10-23-10 Hodgepodge

Saturday, October 23, 2010

Palin Makes Wrong Stand

In the wake of Juan Williams getting fired from National Public Radio for stating that seeing passengers in Moslem garb on his own plane raises his hackles, Sarah Palin and the GOP have suddenly become interested in defunding NPR.

Not especially to defend the GOP, but it has at least attempted to do this in the past and, arguably, has to start cutting government somewhere. But Palin unwittingly demonstrated why NPR should be defunded -- period -- with her unprincipled remarks:

NPR says its mission is "to create a more informed public," but by stifling debate on these issues, NPR is doing exactly the opposite. President Obama should make clear his commitment to free and honest discussion of the jihadist threat in our public debates -- and Congress should make clear that unless NPR provides that public service, not one more dime.
In other words, it's okay with Palin for NPR to keep on receiving money looted from American citizens, so long as it abides by her idea of fostering a free debate. (Ironically, by this standard, she has no argument against Obama stating that he's satisfied with the "debate" and that NPR should continue receiving funds.)

So Palin really isn't against the government funding a broadcast network, and arguably has no problems with the government telling a (semi-)private broadcaster how to run its business, including whom to hire and fire.

Wouldn't privatization have made this problem impossible in the first place? And, if so, why not advocate defunding NPR regardless of its policies, once and for all, on principle? First, if NPR were not government-funded, it could hire and fire as it pleased (like any other private broadcaster), with such free-market responses to its subsequent reputation as audience share and listener boycotts ensuring that, if it wanted to be known as an impartial journalistic enterprise, it would act like one. Second, with the government not funding NPR, its decisions would not become de facto government positions on ideological matters -- which the government shouldn't be in the business of promoting, anyway. Of course, it's not the government's job to makes sure we have objective journalism, anyway, but if it did its job -- protecting individual rights -- the market would take care of that on its own.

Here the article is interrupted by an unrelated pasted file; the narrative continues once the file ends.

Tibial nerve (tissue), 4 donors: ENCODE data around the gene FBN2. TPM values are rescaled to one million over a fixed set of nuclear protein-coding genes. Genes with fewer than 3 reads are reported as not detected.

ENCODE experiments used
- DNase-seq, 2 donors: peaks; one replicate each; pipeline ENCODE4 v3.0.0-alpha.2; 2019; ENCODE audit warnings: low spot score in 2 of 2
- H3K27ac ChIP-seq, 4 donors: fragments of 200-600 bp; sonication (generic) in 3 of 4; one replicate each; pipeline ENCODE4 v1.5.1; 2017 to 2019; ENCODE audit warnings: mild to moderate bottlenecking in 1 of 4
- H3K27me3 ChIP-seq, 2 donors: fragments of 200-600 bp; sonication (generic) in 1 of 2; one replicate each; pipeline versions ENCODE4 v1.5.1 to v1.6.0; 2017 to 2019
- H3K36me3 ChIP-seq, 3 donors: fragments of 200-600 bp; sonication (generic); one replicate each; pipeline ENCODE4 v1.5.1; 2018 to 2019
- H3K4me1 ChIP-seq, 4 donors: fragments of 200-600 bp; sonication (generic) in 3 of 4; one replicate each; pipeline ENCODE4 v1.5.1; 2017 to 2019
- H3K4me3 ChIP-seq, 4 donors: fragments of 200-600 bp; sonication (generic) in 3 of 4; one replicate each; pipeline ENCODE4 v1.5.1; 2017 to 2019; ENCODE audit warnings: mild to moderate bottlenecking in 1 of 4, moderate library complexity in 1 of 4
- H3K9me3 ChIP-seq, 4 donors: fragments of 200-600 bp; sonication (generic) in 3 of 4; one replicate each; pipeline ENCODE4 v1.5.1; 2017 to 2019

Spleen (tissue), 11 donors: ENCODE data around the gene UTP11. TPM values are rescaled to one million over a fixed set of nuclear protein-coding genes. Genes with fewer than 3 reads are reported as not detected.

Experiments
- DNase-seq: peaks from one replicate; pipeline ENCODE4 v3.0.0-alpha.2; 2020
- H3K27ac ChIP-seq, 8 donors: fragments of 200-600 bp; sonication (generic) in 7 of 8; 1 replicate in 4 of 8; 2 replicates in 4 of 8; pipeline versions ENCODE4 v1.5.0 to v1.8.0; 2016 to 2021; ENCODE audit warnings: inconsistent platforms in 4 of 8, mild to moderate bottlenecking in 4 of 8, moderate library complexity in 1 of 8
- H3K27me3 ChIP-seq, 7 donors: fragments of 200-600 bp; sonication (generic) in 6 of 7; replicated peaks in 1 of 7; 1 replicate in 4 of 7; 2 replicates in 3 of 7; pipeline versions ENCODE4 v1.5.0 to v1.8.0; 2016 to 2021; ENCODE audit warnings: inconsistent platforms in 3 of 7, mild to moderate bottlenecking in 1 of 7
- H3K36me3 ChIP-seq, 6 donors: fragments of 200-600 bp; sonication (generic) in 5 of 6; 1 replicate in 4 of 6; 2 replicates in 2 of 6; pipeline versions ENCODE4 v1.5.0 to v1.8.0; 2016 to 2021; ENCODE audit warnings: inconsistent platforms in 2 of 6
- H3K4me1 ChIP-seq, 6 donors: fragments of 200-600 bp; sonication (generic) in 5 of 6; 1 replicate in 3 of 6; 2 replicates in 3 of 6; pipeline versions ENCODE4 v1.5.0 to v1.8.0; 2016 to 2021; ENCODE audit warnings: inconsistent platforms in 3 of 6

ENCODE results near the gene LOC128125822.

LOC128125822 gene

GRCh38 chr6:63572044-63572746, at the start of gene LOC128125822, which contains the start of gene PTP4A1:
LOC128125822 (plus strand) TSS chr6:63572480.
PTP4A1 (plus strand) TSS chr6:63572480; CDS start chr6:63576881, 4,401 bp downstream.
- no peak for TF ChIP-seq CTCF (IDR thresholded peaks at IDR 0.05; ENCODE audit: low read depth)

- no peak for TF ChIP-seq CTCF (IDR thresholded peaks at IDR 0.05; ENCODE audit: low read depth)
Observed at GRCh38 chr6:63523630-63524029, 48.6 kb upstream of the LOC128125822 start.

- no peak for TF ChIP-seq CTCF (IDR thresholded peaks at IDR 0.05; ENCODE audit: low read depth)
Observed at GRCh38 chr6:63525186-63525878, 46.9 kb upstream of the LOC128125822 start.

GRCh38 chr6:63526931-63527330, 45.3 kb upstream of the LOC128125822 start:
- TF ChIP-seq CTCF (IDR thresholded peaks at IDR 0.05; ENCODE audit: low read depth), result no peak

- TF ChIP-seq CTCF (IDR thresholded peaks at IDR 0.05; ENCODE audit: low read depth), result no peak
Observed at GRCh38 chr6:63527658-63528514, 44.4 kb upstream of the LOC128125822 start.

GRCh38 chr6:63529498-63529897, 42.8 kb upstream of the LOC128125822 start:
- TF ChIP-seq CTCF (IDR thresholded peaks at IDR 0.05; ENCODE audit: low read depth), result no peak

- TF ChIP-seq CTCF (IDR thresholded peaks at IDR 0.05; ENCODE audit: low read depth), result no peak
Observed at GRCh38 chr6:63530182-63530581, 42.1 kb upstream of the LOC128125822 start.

So much for Sarah Palin as a capitalist or a defender of freedom of speech.

Weekend Reading

"[John J.] Colby uses a tactic called 'psychologizing' to smear Rhode Island gubernatorial candidate John] Robitaille." -- Ellen Kenner in "Psychologizing and the Art of Smearing," Providence Journal

From the Vault

About this time in 2006, I asked the following question: "What makes the Dalai Lama a scientific collaborator?"

Defending the Drawl

I dislike hearing myself on tape, but the silver lining is that my southern drawl reminded me of an interesting thing I looked up some time ago: What does an American accent sound like to someone from England? I didn't save the discussion I found, but it's consistent with what I found as the first answer here: nasal and "Texan."

I guess that means I sound extra "American," at least to the English, then...

Mutilate Your Child's Mind

Qwertz takes a look at something I wondered about some time ago and concludes the following:
This ["science" textbook from Bob Jones "University" Press] appears to me to be deliberately disorganized so as to prevent students from making con­nections between the topics discussed. But I suppose it could also be a result of a profound mis­understanding of the empirical scientific method. It's scattershot.

That such a book was ever used by any one to attempt to teach science to children is simply appalling.

-- CAV


: (1) Added missing hyperlink to Kenner op-ed. (2) Format edit.


Jim May said...

That American sounds like a British drawl seems right to me, based on an experience I had. I was watching the BBC news on TV for about twenty minutes once, and after that length of time, a clip of an American military official was played. After twenty unbroken minutes of British accents, I heard him speak with a strange, unfamiliar drawl, Southern-like but not the same. Before I could place it, I realized that it was my own accent, what is "plain English" to me. Apparently I had started to adjust to the British accent during that twenty minutes, just enough to "listen in British" for a second.

Gus Van Horn said...

As we have met, though, you can take solace in having less of a drawl than mine!